Salinas, the starting point of the Ruta del Sol (Sun Highway) that runs north-south, parallel to the Pacific coast, is one of the oldest and best known beaches in Ecuador. It´s a favorite place for families and groups of friends seeking vacations full of sun, surf and entertainment.
This town is located some 80 miles by road from Guayaquil and 350 miles from Quito. Along its ten miles of beaches, visitors can find a wide range of activities, including sports, entertainment and ecotourism, plus a variety of restaurants.
For sports tourists, Salinas is an ideal destination. It hosts well known tennis tournaments, fishing and surfing competitions, as well as beach volleyball and beach soccer games. All types of water activities are available for divers, sailors and snorkelers, without forgetting the jet ski fans.
A requirement for any worthwhile resort is its cuisine. Salinas offers all those incredible coastal seafood dishes that can make us hungry at a distance, such as crabs, prawns, shrimp and Ecuador´s famous ceviche (fresh raw fish cured in lemon). Prepared with local produce, like plantains, the catch of the day is turned into mouth-watering delicacies that delight everyone, but especially tourists.
Salinas´ hotels cater to all budgets and all types of visitors. At night, bars, discos and karaokes on the streets welcome tourists seeking entertainment.
A short distance from the apartment buildings and commercial areas in town, there is a radically different environment, the coastal marine reserve located in Puntilla de Salinas, the westernmost cape on Ecuador´s Pacific coast. The three key points of interest are linked through paths, so tourists can easily travel from one area to another.
From the binoculars on the lookout at the summit of El Morro hill, visitors can gaze at the built beaches around Salinas as well as the desolate beaches in the opposite direction, where strong waves lash the coast. This magnificent view includes Chocolatera and Lobería, the two most visited places in the Salinas peninsula. The paths can be travelled by car, bicycle or on foot. Entrance is free.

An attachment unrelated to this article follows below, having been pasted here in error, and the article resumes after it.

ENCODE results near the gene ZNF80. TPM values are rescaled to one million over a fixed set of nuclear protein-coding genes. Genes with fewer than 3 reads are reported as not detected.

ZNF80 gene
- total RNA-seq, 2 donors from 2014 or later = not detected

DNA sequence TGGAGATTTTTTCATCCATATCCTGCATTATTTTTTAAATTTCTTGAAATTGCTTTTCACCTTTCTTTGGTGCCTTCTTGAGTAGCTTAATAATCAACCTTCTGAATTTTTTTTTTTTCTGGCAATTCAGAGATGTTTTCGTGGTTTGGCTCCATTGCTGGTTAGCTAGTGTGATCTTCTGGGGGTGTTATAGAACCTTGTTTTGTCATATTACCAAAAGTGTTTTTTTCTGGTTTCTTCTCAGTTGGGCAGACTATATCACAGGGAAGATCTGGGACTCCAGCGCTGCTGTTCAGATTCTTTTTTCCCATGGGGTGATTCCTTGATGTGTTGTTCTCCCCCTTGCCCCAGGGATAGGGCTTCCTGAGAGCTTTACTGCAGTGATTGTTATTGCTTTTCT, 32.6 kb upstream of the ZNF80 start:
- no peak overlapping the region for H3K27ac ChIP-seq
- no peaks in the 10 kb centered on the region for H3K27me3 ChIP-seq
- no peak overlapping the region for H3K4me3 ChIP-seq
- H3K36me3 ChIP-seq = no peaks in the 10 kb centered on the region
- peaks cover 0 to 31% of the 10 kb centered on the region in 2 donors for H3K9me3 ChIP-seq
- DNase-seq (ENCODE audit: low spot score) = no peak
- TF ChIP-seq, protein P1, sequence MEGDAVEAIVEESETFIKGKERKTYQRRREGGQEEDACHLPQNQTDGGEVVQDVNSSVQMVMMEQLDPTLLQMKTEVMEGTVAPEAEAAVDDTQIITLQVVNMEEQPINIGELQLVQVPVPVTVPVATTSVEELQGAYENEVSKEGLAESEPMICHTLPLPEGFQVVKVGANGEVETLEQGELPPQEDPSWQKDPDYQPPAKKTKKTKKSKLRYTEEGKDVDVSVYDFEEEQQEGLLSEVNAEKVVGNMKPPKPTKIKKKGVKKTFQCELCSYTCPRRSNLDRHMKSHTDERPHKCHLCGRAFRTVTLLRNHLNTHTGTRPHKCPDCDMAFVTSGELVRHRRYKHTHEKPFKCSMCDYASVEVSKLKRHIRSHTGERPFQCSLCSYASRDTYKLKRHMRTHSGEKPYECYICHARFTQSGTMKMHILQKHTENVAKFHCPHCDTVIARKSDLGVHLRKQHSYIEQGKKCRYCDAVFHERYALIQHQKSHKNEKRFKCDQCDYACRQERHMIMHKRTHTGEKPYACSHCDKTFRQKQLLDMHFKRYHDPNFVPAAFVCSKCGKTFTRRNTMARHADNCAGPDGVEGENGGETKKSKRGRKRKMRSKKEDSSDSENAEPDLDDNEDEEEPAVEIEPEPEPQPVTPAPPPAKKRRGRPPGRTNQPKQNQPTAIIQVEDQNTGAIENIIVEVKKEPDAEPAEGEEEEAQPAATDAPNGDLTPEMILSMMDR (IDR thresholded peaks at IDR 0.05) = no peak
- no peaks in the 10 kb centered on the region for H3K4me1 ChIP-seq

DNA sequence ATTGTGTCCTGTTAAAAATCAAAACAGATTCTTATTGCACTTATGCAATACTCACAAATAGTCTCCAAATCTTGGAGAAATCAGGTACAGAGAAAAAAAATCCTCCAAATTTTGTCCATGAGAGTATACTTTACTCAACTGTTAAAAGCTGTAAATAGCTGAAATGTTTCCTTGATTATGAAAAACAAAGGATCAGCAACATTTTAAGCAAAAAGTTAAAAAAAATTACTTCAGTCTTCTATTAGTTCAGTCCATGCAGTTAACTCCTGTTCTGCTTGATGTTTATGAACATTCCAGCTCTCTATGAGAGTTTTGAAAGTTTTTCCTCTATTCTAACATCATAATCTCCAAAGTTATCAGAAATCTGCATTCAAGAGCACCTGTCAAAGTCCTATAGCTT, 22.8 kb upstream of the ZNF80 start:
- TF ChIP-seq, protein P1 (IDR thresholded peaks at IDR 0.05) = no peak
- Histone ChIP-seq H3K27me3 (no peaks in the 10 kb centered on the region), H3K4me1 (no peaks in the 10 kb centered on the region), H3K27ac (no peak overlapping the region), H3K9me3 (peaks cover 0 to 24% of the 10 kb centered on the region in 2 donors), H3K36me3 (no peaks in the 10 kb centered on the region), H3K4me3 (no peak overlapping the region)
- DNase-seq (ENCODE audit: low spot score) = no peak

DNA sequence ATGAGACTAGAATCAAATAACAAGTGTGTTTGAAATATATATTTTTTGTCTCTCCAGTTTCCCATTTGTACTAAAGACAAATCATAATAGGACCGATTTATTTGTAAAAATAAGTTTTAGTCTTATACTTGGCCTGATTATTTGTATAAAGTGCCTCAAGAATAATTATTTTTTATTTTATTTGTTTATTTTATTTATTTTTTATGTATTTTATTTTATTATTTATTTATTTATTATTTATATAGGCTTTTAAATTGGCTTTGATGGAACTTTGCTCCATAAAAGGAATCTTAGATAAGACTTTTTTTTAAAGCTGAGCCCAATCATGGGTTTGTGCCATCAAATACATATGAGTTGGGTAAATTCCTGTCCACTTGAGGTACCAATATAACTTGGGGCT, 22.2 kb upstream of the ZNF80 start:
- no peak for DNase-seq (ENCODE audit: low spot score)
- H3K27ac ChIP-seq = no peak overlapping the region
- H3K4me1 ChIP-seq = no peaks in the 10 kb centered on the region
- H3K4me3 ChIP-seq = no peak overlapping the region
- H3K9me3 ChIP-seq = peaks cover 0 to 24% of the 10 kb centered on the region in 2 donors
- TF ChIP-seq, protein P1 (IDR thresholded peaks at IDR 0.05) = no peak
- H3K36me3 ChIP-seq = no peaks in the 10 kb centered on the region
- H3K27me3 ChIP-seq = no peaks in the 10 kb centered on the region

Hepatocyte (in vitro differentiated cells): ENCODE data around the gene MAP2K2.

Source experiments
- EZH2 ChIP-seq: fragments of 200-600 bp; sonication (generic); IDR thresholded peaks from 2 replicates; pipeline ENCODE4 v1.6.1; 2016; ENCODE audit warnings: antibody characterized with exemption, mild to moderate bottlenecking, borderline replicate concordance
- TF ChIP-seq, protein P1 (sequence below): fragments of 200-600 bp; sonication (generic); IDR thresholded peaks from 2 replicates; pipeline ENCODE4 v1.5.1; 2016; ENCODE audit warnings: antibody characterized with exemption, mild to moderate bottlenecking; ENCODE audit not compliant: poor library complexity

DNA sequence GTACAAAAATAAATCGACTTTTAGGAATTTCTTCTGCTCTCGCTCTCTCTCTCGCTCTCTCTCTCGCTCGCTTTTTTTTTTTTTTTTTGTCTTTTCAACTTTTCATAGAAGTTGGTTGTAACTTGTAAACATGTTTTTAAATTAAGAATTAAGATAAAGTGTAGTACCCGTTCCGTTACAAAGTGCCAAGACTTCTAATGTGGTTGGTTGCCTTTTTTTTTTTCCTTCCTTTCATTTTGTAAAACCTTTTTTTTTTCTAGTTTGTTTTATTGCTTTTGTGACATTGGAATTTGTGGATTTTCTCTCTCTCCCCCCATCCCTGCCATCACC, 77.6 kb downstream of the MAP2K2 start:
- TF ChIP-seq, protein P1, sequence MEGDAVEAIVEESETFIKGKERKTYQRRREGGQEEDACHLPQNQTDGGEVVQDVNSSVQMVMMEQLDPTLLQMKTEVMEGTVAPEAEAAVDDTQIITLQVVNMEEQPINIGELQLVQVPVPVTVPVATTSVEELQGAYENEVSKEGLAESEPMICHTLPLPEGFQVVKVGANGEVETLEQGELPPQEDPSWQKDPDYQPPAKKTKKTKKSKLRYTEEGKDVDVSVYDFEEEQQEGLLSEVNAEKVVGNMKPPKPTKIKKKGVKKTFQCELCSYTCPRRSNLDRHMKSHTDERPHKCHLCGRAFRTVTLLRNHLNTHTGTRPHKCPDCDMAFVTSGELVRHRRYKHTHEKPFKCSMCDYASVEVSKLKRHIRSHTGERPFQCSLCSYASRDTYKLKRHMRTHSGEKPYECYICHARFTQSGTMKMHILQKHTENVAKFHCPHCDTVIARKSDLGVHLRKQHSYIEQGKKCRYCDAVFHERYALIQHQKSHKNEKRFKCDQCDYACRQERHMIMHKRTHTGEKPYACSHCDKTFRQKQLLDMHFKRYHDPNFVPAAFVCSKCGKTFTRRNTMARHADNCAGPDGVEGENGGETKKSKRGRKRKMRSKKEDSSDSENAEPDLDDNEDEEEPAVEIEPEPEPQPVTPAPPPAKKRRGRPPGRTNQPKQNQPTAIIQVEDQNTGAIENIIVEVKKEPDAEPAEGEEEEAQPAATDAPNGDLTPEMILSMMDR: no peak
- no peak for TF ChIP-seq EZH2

El Morro is also a convenient place to learn about coastal birds. Some thirty distinct species live in this area. The most common is the cigueñela, a small stork. An information center provides data on the plants and animals in the reserve.
One of the key attractions for tourists in Salinas is Chocolatera, located within the local Naval base. It´s the meeting point of two strong marine currents that create big waves that strike the coastal rocks. This motion causes the seawater to mix with dark seafloor sand, so the water acquires a darker tone, eventually looking rather like chocolate. Hence, its name.
Multiple paths along this area allow us to reach small lookouts where we can observe the strength of the ocean as it impacts the coastal rocks, creating continuous sprays and mists. This place is perfect for lovers of adventure and nature. A favorite pastime is to watch humpback whales, most often found between July and September, when they arrive to mate, only a few miles from the shore. Sightings can be made from land but, even better, on board small ships.
Diving is attractive due to the variety of fish. Large waves beckon surfers. Swimmers must be cautious along these beaches because of the strong undertow.
Home to a large colony of sea lions, La Lobería is a favorite of young and old. Its lookout was built so that visitors can be as close as possible to the sea lions without actually stepping onto their stones or invading their space. This restriction is very important because one of the reasons why sea lions keep returning to this same spot is that humans don´t interfere with their habitat.
The binoculars atop the lookout enable us to appreciate a close view of these magnificent creatures, mostly males, resting and basking in the sun. In fact, they often look like many of us tourists, sprawled on the beaches during the holidays, also resting and enjoying our leisure.